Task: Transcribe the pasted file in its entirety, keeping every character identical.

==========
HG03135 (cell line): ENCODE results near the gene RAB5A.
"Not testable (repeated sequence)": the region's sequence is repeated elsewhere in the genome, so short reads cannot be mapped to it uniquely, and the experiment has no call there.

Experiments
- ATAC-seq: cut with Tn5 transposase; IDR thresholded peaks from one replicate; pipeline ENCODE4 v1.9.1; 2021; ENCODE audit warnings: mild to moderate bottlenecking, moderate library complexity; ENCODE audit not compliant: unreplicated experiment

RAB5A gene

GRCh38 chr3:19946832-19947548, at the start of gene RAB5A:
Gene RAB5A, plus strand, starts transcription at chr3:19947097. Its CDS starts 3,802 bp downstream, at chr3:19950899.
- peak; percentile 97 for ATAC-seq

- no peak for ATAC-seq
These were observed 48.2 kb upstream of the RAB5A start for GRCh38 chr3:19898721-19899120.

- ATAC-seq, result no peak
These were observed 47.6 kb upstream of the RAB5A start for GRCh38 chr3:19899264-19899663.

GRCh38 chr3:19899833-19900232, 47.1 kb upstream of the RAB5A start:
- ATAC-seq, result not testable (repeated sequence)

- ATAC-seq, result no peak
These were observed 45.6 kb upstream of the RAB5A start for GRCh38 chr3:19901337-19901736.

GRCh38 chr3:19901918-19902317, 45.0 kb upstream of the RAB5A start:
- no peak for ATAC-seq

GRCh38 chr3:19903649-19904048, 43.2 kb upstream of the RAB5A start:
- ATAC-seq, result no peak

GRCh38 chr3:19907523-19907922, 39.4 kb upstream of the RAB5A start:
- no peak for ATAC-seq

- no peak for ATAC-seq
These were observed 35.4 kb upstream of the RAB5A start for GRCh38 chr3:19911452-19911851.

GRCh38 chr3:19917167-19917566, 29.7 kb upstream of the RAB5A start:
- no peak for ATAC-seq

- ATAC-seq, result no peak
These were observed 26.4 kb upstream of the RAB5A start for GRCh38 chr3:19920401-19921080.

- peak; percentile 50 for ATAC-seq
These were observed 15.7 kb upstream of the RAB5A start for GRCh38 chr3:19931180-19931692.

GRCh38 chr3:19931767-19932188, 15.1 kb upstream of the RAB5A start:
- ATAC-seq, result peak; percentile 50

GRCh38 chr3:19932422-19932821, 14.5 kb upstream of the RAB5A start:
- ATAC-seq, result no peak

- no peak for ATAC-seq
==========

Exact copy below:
HG03135 (cell line): ENCODE results near the gene RAB5A.
"Not testable (repeated sequence)": the region's sequence is repeated elsewhere in the genome, so short reads cannot be mapped to it uniquely, and the experiment has no call there.

Experiments
- ATAC-seq: cut with Tn5 transposase; IDR thresholded peaks from one replicate; pipeline ENCODE4 v1.9.1; 2021; ENCODE audit warnings: mild to moderate bottlenecking, moderate library complexity; ENCODE audit not compliant: unreplicated experiment

RAB5A gene

GRCh38 chr3:19946832-19947548, at the start of gene RAB5A:
Gene RAB5A, plus strand, starts transcription at chr3:19947097. Its CDS starts 3,802 bp downstream, at chr3:19950899.
- peak; percentile 97 for ATAC-seq

- no peak for ATAC-seq
These were observed 48.2 kb upstream of the RAB5A start for GRCh38 chr3:19898721-19899120.

- ATAC-seq, result no peak
These were observed 47.6 kb upstream of the RAB5A start for GRCh38 chr3:19899264-19899663.

GRCh38 chr3:19899833-19900232, 47.1 kb upstream of the RAB5A start:
- ATAC-seq, result not testable (repeated sequence)

- ATAC-seq, result no peak
These were observed 45.6 kb upstream of the RAB5A start for GRCh38 chr3:19901337-19901736.

GRCh38 chr3:19901918-19902317, 45.0 kb upstream of the RAB5A start:
- no peak for ATAC-seq

GRCh38 chr3:19903649-19904048, 43.2 kb upstream of the RAB5A start:
- ATAC-seq, result no peak

GRCh38 chr3:19907523-19907922, 39.4 kb upstream of the RAB5A start:
- no peak for ATAC-seq

- no peak for ATAC-seq
These were observed 35.4 kb upstream of the RAB5A start for GRCh38 chr3:19911452-19911851.

GRCh38 chr3:19917167-19917566, 29.7 kb upstream of the RAB5A start:
- no peak for ATAC-seq

- ATAC-seq, result no peak
These were observed 26.4 kb upstream of the RAB5A start for GRCh38 chr3:19920401-19921080.

- peak; percentile 50 for ATAC-seq
These were observed 15.7 kb upstream of the RAB5A start for GRCh38 chr3:19931180-19931692.

GRCh38 chr3:19931767-19932188, 15.1 kb upstream of the RAB5A start:
- ATAC-seq, result peak; percentile 50

GRCh38 chr3:19932422-19932821, 14.5 kb upstream of the RAB5A start:
- ATAC-seq, result no peak

- no peak for ATAC-seq